Do you ever look out at your class and see students checking email, text messaging, or simply sleeping? Let’s be honest, library instruction has the potential to be a bit boring. Why not spice it up and make it more interactive with Poll Everywhere? Give your students a fun option for in-class participation using their own cell phones. Poll Everywhere has two main types of polls: multiple choice and free text. The choices in multiple choice polls are set up by the instructor on the Poll Everywhere website and voted on via text message by the students. Like American Idol, your students can “vote” by simply texting a number or a keyword to a designated phone number. This type of poll could be used as a quick quiz to gauge student engagement or it could be used to provoke class discussion. The free text poll allows an instructor to ask a question and for students to text in their free text answers. This could be a great way to brainstorm keywords or to get feedback or answer questions that students might feel uncomfortable to ask. This could be especially for encouraging shy students to participate in discussions. Both poll types update in real time without much of a delay.
Poll Everywhere has a variety of pricing options from free to $1400 a month (http://www.polleverywhere.com/plans). Their free version includes up to 30 responses per poll which could work for some classroom settings. For $15 a month you can bring that up to 50 responses. Both versions require participants to text in a number rather than a keyword, which could get confusing. For $65 a month, instructors can choose the keywords that students text for their answers.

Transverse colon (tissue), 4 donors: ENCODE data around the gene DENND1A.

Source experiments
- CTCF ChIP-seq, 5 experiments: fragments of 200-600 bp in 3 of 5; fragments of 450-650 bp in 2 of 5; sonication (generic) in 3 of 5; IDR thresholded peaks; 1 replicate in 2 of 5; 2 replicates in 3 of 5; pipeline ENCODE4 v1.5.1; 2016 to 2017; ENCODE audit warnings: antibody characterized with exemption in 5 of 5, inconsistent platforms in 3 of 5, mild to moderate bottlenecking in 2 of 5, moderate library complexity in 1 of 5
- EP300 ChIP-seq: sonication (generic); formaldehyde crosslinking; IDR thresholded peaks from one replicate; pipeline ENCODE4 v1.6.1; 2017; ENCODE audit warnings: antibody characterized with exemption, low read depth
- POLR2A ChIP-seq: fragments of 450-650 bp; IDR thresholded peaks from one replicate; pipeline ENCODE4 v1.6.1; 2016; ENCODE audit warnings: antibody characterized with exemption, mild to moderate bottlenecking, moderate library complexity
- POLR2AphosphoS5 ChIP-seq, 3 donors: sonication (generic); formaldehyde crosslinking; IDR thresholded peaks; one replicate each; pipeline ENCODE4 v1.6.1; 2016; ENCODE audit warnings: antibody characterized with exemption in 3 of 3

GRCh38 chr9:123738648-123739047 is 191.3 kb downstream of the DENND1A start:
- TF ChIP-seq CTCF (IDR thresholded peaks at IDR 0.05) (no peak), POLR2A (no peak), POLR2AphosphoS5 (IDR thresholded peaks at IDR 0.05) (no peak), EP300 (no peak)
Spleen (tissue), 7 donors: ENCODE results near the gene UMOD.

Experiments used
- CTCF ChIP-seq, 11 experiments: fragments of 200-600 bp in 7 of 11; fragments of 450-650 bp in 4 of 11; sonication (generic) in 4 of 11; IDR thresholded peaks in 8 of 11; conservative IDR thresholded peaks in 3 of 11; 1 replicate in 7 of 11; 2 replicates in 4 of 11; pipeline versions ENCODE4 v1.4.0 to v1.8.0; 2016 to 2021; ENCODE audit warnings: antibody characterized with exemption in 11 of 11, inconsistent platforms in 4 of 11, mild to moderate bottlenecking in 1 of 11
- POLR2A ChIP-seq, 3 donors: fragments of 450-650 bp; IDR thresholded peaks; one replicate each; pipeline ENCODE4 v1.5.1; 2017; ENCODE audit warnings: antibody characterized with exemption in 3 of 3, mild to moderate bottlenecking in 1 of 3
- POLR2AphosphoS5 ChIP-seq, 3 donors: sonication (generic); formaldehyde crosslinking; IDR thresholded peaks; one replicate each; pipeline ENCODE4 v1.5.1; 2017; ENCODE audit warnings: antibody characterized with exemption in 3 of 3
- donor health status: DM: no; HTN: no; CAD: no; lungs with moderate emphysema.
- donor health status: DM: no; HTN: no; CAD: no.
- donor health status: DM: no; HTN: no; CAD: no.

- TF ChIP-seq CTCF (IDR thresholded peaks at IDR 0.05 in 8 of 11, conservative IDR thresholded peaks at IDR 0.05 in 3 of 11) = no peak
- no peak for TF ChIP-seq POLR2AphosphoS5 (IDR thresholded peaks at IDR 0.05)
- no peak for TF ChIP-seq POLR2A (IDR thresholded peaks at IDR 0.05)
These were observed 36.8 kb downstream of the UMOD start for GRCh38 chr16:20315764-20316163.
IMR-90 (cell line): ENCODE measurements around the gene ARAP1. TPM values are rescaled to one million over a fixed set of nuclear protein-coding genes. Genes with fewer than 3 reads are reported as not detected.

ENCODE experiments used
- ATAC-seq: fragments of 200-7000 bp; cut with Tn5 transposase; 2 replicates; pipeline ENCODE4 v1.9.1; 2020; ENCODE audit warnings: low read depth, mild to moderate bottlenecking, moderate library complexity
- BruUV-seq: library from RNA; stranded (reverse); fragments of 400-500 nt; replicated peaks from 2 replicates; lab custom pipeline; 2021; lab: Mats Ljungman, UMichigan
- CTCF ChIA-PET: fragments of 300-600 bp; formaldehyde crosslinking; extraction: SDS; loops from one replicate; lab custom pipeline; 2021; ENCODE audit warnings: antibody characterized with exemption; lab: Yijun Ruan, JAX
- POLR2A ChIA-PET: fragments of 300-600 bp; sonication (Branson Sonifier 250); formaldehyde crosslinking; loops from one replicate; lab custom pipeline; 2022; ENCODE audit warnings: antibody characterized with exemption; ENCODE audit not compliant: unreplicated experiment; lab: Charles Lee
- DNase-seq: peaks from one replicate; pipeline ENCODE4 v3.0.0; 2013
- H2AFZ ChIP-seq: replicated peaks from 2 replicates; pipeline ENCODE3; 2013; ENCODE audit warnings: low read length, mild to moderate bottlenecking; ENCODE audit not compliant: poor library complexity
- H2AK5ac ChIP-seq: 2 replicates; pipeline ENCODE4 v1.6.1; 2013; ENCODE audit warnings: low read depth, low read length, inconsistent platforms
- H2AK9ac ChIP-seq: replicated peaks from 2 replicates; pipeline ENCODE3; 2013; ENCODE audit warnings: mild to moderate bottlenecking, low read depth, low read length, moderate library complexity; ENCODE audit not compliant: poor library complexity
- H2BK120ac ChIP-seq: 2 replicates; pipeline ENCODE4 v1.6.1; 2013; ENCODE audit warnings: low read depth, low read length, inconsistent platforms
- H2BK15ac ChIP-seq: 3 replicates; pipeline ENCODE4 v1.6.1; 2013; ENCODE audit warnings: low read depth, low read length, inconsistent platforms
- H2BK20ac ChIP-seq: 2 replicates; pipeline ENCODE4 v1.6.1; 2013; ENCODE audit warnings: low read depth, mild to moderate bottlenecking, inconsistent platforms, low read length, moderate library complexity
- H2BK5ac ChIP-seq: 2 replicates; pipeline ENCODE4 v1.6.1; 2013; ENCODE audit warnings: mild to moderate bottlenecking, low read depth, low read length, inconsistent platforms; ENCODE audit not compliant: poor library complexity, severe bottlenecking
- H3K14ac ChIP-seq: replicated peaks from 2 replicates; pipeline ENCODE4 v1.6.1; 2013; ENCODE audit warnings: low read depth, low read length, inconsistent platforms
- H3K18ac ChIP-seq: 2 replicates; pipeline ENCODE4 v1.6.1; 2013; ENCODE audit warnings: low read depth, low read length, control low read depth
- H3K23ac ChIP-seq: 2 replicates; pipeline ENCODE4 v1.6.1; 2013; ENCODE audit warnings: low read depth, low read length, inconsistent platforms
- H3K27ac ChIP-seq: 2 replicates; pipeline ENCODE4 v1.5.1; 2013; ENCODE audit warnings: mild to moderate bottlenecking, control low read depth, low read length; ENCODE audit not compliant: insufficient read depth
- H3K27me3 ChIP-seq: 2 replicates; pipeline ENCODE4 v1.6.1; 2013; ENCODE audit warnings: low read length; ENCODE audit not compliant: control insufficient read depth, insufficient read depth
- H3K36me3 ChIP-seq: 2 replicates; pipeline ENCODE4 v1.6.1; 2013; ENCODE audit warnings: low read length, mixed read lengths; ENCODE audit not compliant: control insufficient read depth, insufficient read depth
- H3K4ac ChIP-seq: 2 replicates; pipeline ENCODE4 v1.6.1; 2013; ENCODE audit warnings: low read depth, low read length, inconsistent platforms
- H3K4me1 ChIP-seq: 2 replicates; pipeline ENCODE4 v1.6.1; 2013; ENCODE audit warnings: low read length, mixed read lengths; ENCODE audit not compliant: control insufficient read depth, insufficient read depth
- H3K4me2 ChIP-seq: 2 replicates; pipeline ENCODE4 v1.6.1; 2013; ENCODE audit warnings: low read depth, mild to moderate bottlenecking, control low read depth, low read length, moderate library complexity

In general, I think Poll Everywhere could be a great (possibly free) alternative to clickers in the classroom setting. My only concern would be the cost to students. While many of our students have unlimited text message plans, some do not. Poll Everywhere does have one workaround; students can choose to vote via a website instead. This would, of course, only work in computer classrooms or for those who have unlimited data plans on their phones. I think that as long as the activity is not required, it could be a great tool for any kind of classroom or even presentation setting.
Andy Burkhardt at Champlain College wrote on his experience using Poll Everywhere for library instruction back in October on his blog. Check it out here: http://andyburkhardt.com/2010/10/25/poll-everywhere-in-library-instruction/
Hope to see/ meet many of you at the ACRL conference this week!